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NTIA Gathers Input on Converter Box Program

John Taylor from TV set maker LG Electronics said Monday that the prototype DTV converter box will cost about $60 and be available in early 2008.

Taylor made his comments in the first of what the National Telecommunications & Information Administrationsaid would be regular public meetings on the DTV conversion program. The program gives households up to two $40 coupons for converter boxes. The converter boxes will allow analog-only TV sets to receive a digital signal after the switch-over in February 2009 .

That puts the cost of the DTV conversion at $20 per TV  for the first two analog-only TV's in a household.

Viewers will have to request the coupons via application, and government must prepare to process the application requests by January 2008.

During the public forum on the conversion rules, a representative of Samsung asked when retailers would start accepting the coupons so that manufacturers will know what to tell their customers. NTIA DTV converter box Program Director Anita Walgren said she expected "widespread redemptions" in the first quarter of 2008, but she said it was unclear whether manufacturers will have shipped the boxes by that date.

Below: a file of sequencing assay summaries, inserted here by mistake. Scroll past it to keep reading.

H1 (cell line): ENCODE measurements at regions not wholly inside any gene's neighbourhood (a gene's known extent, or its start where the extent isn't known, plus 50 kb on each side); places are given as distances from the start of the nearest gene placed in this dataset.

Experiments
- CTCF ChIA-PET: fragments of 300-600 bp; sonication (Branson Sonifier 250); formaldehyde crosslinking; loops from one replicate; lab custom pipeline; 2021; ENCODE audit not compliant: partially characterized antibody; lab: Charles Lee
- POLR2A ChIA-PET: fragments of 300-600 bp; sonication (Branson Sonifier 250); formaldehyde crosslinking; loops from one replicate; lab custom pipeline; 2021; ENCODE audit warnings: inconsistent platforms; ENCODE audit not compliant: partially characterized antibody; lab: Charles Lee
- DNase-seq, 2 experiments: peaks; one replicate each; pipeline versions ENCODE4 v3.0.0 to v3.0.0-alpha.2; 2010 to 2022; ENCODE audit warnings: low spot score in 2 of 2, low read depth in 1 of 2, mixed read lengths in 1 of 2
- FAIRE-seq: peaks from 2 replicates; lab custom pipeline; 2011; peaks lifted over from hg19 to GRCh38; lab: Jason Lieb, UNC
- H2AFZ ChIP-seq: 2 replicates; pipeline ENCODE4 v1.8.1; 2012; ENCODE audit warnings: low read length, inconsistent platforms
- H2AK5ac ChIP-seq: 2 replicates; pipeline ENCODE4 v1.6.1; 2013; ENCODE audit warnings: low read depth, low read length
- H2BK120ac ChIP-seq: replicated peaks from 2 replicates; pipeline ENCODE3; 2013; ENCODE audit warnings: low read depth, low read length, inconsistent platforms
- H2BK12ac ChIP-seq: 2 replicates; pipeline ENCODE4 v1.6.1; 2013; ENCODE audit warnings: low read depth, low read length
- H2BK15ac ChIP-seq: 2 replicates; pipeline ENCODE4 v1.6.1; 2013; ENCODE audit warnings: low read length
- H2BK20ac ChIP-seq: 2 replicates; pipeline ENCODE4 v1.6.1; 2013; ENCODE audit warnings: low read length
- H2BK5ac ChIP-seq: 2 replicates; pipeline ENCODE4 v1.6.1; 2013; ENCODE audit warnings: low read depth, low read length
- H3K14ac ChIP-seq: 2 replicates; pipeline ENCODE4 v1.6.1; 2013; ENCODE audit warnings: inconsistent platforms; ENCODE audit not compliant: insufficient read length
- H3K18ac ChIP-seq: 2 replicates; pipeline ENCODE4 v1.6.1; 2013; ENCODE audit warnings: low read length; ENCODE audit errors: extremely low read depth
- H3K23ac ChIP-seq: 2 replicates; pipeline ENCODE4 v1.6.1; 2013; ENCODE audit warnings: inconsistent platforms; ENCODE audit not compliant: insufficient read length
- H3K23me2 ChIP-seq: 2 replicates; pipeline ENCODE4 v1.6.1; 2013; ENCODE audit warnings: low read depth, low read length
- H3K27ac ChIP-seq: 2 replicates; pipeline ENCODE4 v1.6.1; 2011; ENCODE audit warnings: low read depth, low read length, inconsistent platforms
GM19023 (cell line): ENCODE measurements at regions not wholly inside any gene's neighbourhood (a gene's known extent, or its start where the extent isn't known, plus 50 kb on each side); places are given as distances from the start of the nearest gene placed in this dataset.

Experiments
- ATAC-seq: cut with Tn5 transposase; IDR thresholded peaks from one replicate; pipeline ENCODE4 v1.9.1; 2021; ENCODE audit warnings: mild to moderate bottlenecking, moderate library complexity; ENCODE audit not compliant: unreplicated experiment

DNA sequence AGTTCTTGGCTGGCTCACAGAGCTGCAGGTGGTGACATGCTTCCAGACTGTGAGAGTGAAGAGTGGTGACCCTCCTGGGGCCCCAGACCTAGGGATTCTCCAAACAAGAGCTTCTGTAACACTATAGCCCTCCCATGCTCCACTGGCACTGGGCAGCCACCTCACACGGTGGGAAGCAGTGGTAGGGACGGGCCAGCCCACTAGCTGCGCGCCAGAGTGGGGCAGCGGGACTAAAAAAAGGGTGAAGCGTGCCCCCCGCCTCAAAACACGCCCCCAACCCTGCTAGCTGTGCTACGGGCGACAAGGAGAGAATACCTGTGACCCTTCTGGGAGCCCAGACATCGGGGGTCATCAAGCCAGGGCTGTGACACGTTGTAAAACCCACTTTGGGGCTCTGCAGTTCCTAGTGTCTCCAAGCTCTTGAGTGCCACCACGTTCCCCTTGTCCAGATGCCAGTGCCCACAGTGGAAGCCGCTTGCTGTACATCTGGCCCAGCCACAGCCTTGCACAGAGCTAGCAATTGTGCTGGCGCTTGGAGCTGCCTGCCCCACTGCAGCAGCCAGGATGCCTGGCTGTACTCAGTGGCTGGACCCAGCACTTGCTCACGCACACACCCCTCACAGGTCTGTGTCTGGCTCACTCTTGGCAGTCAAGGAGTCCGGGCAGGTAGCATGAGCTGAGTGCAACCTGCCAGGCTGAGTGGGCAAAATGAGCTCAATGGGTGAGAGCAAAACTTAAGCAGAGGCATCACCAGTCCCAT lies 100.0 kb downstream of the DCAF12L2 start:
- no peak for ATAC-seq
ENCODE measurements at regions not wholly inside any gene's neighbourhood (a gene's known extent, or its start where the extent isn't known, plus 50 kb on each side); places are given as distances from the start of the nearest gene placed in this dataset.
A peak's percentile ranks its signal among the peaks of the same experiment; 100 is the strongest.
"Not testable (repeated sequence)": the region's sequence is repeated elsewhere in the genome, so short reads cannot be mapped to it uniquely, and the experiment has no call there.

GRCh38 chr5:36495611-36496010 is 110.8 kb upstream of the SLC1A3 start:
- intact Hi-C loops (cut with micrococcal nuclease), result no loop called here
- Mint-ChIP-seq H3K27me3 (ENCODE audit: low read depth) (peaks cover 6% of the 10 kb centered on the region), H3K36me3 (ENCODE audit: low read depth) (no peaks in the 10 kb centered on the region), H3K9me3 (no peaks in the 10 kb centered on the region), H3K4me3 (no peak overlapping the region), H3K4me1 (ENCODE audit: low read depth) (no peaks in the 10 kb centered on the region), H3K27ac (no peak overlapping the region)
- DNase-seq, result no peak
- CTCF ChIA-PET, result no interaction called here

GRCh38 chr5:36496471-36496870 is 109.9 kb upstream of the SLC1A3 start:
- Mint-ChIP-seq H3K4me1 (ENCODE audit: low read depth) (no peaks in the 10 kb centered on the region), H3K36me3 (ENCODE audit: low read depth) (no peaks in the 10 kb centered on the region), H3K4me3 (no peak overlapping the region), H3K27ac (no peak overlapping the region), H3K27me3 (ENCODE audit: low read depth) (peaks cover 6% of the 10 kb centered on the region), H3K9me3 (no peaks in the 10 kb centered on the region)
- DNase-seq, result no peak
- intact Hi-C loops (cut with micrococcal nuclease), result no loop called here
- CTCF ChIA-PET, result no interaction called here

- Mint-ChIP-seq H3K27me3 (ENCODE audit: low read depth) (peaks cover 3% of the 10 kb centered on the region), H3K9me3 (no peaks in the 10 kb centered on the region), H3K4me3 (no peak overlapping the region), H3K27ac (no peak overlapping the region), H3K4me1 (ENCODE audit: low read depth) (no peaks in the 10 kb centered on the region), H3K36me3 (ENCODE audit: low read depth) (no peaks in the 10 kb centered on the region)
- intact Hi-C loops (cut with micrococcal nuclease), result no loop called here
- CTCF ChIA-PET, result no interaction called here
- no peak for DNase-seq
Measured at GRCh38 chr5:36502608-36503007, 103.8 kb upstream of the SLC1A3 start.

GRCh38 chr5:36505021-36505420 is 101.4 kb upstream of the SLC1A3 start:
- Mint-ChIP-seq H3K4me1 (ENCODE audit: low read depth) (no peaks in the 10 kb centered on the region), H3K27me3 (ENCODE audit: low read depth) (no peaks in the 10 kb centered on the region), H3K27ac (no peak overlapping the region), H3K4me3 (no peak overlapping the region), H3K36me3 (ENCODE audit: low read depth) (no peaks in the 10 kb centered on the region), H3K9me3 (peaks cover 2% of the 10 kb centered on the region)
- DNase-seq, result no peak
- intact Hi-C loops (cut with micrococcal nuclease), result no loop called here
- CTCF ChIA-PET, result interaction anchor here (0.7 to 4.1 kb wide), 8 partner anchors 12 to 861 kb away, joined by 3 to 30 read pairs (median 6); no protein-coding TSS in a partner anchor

A representative of the American Association of People With Disabilities (AAPD) said she was concerned that people with disabilities had not been identified by the National Telecommunications & Information Administration as a key target population for the DTV converter box education campaign.

She asked for assurances that the Public Service Campaign about the converters would be closed captioned. Walgren said that and other issues would be hammere out as NTIA worked with contractors on the program, but NITA pledged to reach out to the disability community and said it was a priority constituency.

The box is not required to provide reception of specialized secondary audio channel services like video description, which the AAPD rep said was problematic.

An NTIA spokesman said since the FCC does not require that reception, it did not feel authorized to do so.

Mark Lloyd, veteran broadcast attorney and advisor to the Leadership Conference on Civil Rights, said his group, which includes the NAACP and National Council of Churches, was concerned about people's access local news and information. "Many folks could be cut off form that important information," he said. 

He said his group would work directly with churches and unions to spread the word virally about the coupon probram so that people could take advantage of the offer. He plans to speak "to people you trust in language they are comfortable with."